So, before Eid, Mr. Mostafa and I were trying to decide how we should celebrate. There were a few options on the table, but quite frankly, all I really wanted was a bath.
I am a person who loves baths. I can easily spend hours in a bubble bath with a book and a snack. (Yeah, really weird for a woman in her early 30s, I know. But I’ve always been this way. I’m pretty sure I spent half my teenage years with wrinkly toes as a result of my endless hours spent in a bathtub reading back issues of Shutterbug and Seventeen.) However, there are no bathtubs in our house, only showers. So for my Eid celebration, all I wanted to do was check into a nice hotel in Riyadh, order room service, and take a bath. And read in said bath.
We tossed around ideas. In the end, though, we settled on a plan that gave us much more enjoyment than one night at the Four Seasons. We bought a swimming pool.
We had long been discussing the idea of a kiddie pool for Lavender, but we ended up bringing home a pool big enough for us to enjoy, as well. It’s round, about ten feet across, and around two and a half feet deep. Definitely not a kiddie pool, but not anything you can race in, either. Still, we were thrilled with our purchase. We set it up on the roof, just outside of our apartment door.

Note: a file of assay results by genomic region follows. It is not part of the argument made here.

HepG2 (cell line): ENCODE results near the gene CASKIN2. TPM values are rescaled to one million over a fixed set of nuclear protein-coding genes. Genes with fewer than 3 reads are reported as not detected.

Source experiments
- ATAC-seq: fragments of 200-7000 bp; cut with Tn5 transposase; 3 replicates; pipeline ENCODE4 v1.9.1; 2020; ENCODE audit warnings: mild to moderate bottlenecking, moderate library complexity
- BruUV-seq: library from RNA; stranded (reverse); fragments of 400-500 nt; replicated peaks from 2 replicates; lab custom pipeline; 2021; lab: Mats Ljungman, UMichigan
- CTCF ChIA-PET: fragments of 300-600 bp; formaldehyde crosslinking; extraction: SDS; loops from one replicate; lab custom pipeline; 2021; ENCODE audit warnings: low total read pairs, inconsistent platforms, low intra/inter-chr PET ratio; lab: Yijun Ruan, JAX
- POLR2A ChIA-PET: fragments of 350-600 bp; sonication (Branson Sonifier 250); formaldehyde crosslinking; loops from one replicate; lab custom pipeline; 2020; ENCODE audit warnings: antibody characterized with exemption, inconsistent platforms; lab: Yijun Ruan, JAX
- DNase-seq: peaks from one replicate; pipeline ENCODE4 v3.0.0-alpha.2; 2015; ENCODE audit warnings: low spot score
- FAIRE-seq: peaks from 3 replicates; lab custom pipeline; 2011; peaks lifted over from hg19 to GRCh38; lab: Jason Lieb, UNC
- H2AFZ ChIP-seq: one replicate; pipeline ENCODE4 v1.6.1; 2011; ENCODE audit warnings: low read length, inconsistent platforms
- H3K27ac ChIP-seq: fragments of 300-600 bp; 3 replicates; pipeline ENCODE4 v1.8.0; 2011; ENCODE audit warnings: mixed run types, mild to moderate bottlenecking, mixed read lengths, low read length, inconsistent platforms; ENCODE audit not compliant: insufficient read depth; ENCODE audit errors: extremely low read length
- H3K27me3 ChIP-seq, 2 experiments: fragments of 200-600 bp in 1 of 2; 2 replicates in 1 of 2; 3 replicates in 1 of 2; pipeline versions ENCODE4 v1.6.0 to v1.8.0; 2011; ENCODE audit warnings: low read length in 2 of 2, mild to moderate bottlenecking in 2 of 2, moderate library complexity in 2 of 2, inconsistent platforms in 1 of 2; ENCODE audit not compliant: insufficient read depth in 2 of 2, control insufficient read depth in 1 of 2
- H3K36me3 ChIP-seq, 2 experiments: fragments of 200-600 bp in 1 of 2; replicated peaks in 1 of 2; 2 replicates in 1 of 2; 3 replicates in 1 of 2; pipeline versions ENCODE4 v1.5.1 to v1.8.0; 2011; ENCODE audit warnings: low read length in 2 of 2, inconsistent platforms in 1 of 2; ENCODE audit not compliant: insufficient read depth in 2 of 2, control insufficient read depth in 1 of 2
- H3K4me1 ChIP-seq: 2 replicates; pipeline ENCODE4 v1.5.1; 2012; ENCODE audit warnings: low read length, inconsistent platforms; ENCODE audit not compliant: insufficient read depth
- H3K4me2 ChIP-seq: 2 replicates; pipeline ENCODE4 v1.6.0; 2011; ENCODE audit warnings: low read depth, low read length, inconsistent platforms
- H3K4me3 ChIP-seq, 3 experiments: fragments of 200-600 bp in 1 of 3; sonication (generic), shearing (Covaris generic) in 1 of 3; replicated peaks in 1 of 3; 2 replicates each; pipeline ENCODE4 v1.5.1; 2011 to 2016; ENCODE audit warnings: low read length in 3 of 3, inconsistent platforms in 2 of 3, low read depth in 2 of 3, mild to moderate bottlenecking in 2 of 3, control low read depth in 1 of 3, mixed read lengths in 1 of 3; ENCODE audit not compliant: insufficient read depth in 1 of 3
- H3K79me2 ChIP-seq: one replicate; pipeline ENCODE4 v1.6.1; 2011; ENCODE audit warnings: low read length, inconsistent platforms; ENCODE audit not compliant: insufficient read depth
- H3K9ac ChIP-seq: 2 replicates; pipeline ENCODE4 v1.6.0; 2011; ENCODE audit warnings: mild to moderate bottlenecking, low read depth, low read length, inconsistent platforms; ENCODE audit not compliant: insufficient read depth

This is how it started.
Neither of us had any experience in above-ground pool installation (or, you know, any kind of pool installation), so we bungled it the first time we tried to set it up. We didn’t smooth out the wrinkles in the bottom of the pool enough before we started filling it. We just kind of figured that the pressure of the water would smooth out the wrinkles as the pool filled (hey, neither of us ever claimed to be physicists), and we were both kind of hesitant to hop in and start smoothing for fear we would somehow puncture it.
So at first, our pool was maybe two feet deep. Maybe. And it was full of wrinkles at the bottom, which felt weird. And it was uneven.
But by God, we had a pool.
I was thrilled, because I love to swim, and I seriously hadn’t been swimming for at least four years. Four years! I don’t know how I went that long without swimming, but I did. It was mainly because I didn’t really have time or easy access to a pool in those years. Plus, even if I did, I didn’t really feel comfortable swimming in front of people in a typical bathing suit (not that I ever really did past the age of 12, honestly). And there aren’t many places in the States where you can wear a burkini without being laughed out of the pool enclosure (I might have even chosen to wear one before I became Muslim if it had been an option, like Nigella Lawson, because there are super cute ones, and they have the added bonus of excellent sun protection. Take that, ethnocentric witches of Sex & the City 2 who mercilessly mocked a woman wearing a burkini in that movie–you are not the same characters I knew and loved from the series), so I just didn’t go swimming. Which made me sad, because as I said, I love swimming.
I love it.